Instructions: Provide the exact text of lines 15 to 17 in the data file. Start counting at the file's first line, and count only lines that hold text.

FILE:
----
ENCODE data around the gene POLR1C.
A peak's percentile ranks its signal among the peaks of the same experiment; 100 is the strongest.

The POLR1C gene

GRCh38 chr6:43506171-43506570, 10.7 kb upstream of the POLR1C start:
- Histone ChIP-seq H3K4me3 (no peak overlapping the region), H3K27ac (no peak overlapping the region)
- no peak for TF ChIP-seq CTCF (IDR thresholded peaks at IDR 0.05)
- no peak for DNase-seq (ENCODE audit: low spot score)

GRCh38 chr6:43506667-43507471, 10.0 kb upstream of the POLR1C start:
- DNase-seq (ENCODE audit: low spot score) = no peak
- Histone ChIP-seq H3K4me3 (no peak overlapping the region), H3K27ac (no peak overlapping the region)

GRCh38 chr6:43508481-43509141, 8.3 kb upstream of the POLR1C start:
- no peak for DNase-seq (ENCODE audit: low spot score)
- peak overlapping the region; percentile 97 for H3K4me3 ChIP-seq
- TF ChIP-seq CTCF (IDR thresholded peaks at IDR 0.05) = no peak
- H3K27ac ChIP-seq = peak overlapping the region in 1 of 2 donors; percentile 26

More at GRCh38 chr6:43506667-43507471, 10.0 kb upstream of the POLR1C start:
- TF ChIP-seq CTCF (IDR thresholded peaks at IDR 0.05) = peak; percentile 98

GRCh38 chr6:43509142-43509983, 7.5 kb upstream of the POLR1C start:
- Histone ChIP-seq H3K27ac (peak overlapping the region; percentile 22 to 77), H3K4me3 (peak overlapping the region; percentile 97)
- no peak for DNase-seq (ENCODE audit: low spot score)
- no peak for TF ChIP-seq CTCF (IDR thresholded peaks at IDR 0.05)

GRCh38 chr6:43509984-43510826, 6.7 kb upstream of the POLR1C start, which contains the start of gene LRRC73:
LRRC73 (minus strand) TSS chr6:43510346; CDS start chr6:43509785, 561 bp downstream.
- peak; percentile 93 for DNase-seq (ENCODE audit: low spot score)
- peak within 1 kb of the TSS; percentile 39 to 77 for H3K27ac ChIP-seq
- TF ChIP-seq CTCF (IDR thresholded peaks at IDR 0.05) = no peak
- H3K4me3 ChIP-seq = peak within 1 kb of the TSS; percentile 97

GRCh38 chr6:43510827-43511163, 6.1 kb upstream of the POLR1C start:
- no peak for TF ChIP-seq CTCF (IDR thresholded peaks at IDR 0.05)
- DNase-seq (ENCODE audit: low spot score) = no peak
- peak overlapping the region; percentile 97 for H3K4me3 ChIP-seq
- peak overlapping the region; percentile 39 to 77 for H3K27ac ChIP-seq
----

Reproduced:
- H3K27ac ChIP-seq = peak overlapping the region in 1 of 2 donors; percentile 26

More at GRCh38 chr6:43506667-43507471, 10.0 kb upstream of the POLR1C start:
- TF ChIP-seq CTCF (IDR thresholded peaks at IDR 0.05) = peak; percentile 98